external variable or having a local variable declared static "going
out of my way".  Those are bog-standard language features.  That
they're not exactly advisable to be used if re-entrant code is the
design goal is a different issue.

The problem is not that the C programmer would have to go out of their
way to write non-reentrable code strictly according to the definition
you gave earlier --- it's that it's way too *easy* to do so.

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Hans-Bernhard Broeker ( snipped-for-privacy@physik.rwth-aachen.de)
Even if all the snow were burnt, ashes would remain.

Re: What do you exactly mean by Reentrant function?
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No so. In many compilers for 8 bit systems (the most common on the
planet) functions are NOT reentrant. You have to use a keyword to make
them reentrant. This is for reasons of space and efficiency. Especially
where you only have 128 or 256 bytes of data space.

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No so.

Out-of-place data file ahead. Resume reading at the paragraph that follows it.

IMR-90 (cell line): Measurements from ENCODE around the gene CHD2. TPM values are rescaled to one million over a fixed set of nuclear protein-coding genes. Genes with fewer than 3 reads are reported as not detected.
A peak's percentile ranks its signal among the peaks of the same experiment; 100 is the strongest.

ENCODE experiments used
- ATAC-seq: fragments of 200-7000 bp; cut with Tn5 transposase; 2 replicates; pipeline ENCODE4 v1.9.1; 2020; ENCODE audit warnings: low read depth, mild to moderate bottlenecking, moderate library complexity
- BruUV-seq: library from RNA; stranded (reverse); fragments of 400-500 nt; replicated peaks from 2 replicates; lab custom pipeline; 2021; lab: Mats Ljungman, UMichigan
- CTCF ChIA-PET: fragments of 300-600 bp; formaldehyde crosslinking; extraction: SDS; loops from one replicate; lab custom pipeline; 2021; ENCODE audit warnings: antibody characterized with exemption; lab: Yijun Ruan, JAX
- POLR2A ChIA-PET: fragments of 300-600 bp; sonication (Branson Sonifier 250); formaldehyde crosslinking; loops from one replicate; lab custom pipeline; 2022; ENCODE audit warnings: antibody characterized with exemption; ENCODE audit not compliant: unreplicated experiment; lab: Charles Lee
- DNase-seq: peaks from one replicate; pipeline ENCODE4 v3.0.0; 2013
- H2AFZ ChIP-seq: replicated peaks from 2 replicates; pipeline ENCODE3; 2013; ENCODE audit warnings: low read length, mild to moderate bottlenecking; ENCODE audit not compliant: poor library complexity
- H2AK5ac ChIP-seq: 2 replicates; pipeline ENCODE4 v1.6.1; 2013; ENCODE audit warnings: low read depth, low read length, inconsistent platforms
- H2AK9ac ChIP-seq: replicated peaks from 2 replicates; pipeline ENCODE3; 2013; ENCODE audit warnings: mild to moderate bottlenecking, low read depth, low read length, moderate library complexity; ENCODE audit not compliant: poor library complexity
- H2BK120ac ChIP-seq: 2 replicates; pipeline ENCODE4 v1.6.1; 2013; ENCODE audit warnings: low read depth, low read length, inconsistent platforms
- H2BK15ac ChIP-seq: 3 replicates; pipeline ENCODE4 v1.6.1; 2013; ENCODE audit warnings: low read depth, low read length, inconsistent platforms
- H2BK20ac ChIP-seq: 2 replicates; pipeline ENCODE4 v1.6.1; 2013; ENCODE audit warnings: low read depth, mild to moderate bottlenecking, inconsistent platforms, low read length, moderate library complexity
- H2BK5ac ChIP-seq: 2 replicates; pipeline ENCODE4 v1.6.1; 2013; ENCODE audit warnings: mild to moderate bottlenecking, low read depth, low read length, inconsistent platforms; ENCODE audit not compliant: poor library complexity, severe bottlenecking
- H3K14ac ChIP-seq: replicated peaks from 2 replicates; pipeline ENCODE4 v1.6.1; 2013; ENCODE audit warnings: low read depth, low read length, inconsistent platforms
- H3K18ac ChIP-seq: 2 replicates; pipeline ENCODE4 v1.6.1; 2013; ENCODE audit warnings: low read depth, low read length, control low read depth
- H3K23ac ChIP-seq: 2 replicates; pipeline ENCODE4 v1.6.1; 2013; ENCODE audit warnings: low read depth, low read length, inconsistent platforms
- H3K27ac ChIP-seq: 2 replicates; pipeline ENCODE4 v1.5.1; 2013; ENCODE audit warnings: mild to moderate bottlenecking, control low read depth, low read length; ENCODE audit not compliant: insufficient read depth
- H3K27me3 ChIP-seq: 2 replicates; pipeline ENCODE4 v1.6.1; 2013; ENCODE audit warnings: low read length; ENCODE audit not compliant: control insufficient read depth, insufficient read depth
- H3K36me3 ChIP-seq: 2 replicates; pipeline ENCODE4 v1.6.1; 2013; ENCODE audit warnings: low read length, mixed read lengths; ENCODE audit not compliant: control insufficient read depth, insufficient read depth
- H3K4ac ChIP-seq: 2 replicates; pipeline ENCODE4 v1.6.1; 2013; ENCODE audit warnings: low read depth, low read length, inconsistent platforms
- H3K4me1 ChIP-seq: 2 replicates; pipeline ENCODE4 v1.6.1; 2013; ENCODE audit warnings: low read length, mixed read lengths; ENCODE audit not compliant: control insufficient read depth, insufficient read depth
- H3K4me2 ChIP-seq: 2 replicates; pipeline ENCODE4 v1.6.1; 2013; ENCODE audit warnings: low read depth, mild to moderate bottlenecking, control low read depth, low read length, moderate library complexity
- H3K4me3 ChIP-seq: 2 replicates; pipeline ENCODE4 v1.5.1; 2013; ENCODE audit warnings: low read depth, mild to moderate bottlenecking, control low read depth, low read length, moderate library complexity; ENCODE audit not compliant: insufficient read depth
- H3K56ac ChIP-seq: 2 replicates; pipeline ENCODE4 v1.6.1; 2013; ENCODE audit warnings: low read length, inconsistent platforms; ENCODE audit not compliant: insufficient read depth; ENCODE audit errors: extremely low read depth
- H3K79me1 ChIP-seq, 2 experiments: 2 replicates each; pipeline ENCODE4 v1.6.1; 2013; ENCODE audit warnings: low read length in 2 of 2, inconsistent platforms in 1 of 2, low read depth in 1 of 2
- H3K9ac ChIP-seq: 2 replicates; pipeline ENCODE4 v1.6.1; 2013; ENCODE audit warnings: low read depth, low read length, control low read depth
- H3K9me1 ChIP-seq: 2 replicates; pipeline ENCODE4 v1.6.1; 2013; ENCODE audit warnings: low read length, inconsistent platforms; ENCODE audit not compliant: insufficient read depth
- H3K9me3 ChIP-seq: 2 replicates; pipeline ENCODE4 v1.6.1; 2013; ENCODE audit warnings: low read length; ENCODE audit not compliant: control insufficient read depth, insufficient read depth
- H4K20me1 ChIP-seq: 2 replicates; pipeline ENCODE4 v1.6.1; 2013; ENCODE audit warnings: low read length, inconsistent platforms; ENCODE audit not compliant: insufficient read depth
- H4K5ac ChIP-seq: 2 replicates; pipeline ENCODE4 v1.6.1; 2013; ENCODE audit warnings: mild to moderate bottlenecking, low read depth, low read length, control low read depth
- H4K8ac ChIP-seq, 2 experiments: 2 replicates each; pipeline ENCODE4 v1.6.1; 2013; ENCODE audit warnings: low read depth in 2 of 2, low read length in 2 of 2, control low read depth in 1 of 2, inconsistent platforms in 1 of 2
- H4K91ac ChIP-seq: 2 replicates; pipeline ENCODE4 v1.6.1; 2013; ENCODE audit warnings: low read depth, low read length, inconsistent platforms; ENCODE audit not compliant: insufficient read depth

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Re: What do you exactly mean by Reentrant function?

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They are the same. A re-entrant function is simply one that can be called
more than once at a time and still work properly. The classic example of
this is a recursive function which calls itself. The other common example
is one a multi-tasking system where it can be called by more than one task
at the same time.

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Do take time to thoroughly understand the underlying hardware and
microprocessor/controller

Do learn the assembly language of the micro

Do think long and hard about your algorithms before you code them in C
because you do not have unlimited resources (either of memory or execution
time).

Don't use floating point unless it is absolutely necessary.

Do make sure you have a proper requirements specification and if anything in
it is not clear ASK.

Do document the design as it proceeds. Don't leave it till the end.

Do comment you code fully and sensibly.


That'll do for starters.

Ian
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--
Ian Bell

Re: What do you exactly mean by Reentrant function?
Here's an example of a function that is not reentrant:

//  A function to decode a structure (for output), and return
//  a pointer for use in printf.

struct foo {
    int a;
    int b;
};

//  used, e.g.:
//    struct foo *p;
//    ...
//    printf("foo=[%s]\n", decode_foo(p));

char *
decode_foo(const struct foo *p)
{
    static char buf[40];

    sprintf(buf, "a=%d, b=%d", p->a, p->b);
    return buf;
}


The function is not reentrant as it uses a static buffer.  If the